On Tuesday, commissioners threw their support behind a proposed insertion into the “Energy Policy Modernization Act of 2016” that would remove federal Endangered Species Act protections for the wolf and effectively block any environmentalists from challenging the delisting in court.

“The way I read it, it says that it will be free from judicial review, forever, in perpetuity, which I really like,” Commissioner Joe Tilden said.

The commission voted unanimously to send a letter to the leaders of the Senate’s Energy Committee — U.S. Sen. Lisa Murkowski, R-Alaska, and U.S. Sen. Maria Cantwell, D-Washington — urging them to support the wolf provision when the final version of the energy bill is compiled.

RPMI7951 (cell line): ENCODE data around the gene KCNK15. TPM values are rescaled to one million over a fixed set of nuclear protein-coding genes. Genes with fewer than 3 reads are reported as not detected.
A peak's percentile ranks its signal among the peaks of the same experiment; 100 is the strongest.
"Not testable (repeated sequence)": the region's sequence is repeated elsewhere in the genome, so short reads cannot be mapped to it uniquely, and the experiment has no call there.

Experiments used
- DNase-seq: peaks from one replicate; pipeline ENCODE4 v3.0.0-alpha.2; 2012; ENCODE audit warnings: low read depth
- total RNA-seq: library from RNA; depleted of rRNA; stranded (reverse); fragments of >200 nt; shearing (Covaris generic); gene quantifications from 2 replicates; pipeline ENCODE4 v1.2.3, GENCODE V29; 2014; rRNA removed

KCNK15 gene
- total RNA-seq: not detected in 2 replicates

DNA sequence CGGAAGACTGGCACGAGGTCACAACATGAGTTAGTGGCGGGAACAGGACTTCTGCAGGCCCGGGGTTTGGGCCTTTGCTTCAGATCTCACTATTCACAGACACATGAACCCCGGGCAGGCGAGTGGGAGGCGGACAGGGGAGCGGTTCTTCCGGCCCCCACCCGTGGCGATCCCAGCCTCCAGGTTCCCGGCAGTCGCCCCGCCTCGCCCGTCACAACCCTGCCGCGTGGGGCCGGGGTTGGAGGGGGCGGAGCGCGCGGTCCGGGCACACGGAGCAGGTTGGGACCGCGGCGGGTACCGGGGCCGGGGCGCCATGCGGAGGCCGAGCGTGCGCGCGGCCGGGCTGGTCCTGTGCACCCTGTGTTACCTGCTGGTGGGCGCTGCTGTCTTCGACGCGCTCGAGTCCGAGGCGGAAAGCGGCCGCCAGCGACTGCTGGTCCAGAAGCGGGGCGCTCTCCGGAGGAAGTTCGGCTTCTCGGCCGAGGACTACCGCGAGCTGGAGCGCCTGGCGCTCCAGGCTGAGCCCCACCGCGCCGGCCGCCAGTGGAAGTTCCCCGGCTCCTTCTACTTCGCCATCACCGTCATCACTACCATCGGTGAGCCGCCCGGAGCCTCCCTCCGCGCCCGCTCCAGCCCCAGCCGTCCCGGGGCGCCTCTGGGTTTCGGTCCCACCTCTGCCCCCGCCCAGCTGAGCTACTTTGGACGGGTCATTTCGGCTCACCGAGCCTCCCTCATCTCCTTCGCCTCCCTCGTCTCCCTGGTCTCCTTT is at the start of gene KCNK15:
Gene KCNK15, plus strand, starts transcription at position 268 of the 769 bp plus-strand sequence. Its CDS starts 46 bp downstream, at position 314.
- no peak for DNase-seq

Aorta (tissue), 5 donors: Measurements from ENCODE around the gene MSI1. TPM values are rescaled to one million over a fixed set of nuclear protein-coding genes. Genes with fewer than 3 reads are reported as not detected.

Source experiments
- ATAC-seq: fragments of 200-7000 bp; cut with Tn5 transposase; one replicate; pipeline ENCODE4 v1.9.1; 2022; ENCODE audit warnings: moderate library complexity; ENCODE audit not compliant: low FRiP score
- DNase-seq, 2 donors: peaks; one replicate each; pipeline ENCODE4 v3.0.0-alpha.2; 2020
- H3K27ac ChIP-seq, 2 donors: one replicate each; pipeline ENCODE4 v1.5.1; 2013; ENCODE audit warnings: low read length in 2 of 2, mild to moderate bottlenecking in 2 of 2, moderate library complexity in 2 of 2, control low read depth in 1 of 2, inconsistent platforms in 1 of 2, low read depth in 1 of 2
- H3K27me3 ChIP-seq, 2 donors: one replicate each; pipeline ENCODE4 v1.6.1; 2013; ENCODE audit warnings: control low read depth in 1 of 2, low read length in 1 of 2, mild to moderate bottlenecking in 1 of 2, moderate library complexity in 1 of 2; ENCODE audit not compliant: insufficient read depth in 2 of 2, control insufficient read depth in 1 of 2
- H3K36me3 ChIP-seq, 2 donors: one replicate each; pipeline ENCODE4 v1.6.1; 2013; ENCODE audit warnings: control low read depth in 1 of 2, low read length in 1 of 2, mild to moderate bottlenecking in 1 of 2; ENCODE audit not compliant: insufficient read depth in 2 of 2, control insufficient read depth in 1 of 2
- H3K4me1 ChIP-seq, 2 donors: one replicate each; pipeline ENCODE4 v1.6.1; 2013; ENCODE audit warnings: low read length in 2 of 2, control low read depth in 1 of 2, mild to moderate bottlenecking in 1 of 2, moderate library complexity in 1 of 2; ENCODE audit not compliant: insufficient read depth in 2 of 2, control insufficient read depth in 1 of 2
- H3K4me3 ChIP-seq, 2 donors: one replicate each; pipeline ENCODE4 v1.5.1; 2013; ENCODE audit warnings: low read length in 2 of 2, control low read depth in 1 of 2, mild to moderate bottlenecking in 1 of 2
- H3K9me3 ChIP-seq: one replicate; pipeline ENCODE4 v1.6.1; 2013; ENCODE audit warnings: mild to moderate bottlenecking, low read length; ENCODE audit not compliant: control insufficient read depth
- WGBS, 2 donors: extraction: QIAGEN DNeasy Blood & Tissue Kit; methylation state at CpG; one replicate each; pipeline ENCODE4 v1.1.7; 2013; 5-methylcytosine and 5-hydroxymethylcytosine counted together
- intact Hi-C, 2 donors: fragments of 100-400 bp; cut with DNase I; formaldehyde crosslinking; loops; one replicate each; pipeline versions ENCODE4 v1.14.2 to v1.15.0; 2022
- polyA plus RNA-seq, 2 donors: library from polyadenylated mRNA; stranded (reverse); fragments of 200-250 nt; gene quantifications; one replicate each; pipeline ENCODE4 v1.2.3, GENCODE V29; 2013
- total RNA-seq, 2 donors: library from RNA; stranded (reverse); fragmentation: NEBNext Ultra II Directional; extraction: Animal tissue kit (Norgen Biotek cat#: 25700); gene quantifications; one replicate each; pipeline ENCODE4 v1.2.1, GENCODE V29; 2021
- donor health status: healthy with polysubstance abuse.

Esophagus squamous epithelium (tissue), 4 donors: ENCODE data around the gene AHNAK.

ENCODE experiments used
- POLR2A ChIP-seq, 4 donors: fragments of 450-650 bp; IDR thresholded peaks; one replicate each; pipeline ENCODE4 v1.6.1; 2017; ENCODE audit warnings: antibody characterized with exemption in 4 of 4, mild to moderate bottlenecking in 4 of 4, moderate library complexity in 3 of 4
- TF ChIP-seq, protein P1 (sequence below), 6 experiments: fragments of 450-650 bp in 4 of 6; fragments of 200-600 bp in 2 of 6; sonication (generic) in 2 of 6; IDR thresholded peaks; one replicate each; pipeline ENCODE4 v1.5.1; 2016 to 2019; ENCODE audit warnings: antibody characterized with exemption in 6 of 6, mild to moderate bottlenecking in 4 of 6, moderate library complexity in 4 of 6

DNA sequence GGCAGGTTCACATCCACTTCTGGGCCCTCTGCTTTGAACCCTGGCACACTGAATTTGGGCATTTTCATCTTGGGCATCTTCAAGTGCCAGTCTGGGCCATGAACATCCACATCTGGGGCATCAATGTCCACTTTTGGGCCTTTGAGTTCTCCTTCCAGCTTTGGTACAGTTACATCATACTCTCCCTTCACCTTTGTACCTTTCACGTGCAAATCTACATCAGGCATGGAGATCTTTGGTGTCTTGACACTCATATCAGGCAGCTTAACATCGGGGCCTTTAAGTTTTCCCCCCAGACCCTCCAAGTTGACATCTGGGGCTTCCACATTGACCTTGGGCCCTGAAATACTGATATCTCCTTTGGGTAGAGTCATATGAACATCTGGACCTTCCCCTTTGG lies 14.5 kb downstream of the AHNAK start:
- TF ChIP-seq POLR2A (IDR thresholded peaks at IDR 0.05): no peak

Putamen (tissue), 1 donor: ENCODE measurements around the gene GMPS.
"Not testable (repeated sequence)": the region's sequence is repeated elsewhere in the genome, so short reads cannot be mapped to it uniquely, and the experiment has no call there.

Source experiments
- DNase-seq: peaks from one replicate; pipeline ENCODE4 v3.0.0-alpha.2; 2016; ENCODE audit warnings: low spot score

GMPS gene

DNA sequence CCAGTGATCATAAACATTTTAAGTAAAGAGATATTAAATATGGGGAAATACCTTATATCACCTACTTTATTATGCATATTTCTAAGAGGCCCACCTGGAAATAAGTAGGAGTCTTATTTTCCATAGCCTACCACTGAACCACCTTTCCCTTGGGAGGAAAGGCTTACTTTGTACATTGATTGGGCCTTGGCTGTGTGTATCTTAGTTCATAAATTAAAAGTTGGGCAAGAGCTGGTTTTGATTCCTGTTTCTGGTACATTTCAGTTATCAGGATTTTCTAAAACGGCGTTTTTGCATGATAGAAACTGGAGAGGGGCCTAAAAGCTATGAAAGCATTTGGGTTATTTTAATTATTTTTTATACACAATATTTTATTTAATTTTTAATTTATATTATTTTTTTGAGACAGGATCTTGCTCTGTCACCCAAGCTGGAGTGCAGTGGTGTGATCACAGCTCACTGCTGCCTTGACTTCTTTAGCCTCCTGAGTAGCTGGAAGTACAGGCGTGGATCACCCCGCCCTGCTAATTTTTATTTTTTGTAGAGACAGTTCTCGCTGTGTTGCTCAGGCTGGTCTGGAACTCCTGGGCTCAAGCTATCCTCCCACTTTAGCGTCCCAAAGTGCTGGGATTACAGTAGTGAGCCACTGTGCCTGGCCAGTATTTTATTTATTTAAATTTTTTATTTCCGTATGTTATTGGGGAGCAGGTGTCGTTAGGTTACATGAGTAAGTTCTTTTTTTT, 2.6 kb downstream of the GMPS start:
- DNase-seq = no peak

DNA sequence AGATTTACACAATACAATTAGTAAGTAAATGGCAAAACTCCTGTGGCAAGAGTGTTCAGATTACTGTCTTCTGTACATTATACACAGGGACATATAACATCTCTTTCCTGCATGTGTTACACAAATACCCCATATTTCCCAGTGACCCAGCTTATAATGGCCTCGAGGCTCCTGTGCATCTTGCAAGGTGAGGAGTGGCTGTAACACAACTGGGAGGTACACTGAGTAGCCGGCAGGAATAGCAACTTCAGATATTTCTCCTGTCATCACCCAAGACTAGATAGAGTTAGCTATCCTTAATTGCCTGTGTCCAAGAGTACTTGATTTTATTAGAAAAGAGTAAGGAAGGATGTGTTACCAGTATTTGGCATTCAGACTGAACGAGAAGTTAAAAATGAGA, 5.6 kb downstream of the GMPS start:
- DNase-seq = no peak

Delisting the wolf, commissioners wrote, “is critical for the economic sustainability of Park County, which is experiencing the greatest impact from wolf predation in Wyoming.”

Data from the U.S. Fish and Wildlife Service says wolves were confirmed to have killed 37 cattle in Park County last year. That’s more cattle depredations than the rest of the state combined, although — unlike other areas — no sheep or other animals were killed here.

Commissioners sent the letter at the request of the Wyoming Stock Growers Association and borrowed much of the language from a letter the association is sending.